A flight of Pakistan's national flag carrier landed at the Hamid Karzai International Airport in Kabul on Monday, resuming international flights to Afghanistan since the Taliban takeover last month, the airline said in a statement.
The flight brought a group of international journalists to Kabul and returned with World Bank officials and some journalists, PIA Chief Executive Officer Arshad Malik said in a statement, calling the flight "very important," adding that the entire world is expecting them to restore air connectivity with Afghanistan.
He also expressed hope that the flight service to Kabul would be fully restored soon.
The purpose of the flight is to promote goodwill between Pakistan and Afghanistan and to strengthen the operation on the basis of humanitarian sympathy, the statement added.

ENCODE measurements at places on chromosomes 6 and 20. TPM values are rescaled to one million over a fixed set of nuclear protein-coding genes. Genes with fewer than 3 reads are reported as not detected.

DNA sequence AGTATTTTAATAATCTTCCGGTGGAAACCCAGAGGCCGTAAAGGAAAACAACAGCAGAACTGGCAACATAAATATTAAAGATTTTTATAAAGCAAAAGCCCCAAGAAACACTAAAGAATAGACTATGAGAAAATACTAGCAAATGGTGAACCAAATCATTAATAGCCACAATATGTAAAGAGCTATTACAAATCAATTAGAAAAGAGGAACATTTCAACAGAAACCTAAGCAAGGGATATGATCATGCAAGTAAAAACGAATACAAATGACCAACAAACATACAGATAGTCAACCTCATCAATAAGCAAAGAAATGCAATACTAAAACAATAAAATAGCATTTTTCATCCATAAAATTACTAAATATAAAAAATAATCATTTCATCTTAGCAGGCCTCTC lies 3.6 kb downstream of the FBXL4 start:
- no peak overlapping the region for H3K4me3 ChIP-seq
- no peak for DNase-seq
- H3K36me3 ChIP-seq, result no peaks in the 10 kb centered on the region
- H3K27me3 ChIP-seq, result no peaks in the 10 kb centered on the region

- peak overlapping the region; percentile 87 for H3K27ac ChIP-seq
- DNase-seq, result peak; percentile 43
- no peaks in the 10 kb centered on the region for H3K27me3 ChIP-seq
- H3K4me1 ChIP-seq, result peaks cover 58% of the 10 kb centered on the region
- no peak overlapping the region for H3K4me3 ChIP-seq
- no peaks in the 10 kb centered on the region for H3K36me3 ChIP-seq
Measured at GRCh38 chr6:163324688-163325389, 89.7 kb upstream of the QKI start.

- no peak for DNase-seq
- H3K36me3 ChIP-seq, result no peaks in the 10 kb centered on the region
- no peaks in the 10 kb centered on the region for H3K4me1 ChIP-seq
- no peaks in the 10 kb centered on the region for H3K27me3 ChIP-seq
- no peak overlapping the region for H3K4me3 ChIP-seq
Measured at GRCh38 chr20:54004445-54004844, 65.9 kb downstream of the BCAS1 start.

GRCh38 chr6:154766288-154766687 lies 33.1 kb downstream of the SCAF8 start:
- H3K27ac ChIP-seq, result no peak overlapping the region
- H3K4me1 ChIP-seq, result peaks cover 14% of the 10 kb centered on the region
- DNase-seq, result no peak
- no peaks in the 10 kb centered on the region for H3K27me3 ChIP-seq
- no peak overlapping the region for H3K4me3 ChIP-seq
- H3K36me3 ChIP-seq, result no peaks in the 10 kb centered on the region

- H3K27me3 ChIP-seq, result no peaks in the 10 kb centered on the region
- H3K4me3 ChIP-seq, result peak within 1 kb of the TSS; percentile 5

It was a chartered plane, which brought three journalists from Islamabad and flew back with 65 passengers, said a PIA official in Kabul.
On Sunday, the interim Taliban administration recalled security and other personnel who worked at the Kabul airport before Aug. 31, the day the US forces left the country.
When the Taliban took control of Kabul on Aug. 15, international commercial flights were halted, while the US forces reportedly damaged the airport, including Afghan national carrier planes, hangers, workshops, and offices, before they withdrew completely from the country on Aug. 31.
After the withdrawal of the US forces, the Qatari and Turkish technical teams arrived the next day to help restore the airport so it could reopen.